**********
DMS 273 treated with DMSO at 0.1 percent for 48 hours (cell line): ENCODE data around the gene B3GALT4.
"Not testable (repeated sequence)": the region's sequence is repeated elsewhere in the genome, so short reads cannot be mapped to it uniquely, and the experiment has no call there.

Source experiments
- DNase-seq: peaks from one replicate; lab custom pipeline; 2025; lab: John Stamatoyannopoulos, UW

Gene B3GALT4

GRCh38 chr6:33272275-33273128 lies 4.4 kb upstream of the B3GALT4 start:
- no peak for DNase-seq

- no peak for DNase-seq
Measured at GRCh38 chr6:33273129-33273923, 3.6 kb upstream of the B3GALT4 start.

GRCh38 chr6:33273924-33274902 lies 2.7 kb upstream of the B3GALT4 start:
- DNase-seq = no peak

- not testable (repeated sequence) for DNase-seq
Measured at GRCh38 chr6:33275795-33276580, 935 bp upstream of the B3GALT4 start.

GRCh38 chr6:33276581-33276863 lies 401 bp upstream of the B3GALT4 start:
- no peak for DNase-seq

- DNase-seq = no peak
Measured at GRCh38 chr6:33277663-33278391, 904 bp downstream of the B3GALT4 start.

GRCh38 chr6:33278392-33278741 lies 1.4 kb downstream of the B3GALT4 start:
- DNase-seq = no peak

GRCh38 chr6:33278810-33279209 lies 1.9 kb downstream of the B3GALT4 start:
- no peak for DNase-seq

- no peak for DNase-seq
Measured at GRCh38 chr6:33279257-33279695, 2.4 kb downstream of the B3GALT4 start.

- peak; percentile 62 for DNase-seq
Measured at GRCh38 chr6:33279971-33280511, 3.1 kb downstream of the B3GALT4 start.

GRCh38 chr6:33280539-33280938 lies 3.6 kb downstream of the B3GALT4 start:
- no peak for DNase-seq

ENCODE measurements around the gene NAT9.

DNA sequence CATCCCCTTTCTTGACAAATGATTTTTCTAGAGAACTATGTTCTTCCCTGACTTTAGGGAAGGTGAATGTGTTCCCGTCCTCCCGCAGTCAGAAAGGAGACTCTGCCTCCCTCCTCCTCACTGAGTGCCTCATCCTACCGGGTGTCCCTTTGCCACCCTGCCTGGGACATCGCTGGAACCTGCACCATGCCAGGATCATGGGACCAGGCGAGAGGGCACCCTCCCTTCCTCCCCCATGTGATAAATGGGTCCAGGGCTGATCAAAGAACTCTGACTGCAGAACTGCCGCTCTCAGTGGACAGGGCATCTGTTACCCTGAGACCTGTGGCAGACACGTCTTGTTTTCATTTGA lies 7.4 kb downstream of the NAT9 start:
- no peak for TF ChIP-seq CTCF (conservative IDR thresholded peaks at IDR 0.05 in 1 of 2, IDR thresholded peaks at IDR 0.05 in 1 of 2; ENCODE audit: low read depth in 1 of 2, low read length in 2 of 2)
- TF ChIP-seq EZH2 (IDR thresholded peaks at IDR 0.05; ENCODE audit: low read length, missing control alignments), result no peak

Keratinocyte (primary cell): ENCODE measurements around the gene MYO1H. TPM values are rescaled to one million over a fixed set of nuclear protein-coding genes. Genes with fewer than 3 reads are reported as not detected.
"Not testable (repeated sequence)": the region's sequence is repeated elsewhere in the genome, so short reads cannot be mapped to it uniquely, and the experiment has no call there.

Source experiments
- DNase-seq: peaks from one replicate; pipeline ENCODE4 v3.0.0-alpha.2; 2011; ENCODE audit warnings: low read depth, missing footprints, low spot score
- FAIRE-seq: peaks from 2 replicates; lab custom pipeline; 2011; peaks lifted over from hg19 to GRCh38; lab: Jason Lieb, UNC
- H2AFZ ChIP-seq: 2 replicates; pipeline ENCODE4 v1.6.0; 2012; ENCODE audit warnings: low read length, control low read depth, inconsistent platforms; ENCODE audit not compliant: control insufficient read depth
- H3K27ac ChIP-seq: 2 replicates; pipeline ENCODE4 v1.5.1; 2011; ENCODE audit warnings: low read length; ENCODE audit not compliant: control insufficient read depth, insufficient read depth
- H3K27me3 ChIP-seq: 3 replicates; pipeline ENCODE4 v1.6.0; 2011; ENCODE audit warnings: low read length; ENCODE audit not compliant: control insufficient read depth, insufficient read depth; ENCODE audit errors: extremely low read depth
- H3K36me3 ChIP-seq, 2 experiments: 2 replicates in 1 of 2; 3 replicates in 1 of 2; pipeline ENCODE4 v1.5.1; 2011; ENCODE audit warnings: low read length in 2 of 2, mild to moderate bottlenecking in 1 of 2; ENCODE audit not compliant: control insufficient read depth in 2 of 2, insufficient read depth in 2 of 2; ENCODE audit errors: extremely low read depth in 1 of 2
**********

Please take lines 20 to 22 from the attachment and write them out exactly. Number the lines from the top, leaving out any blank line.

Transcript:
GRCh38 chr6:33278810-33279209 lies 1.9 kb downstream of the B3GALT4 start:
- no peak for DNase-seq

- no peak for DNase-seq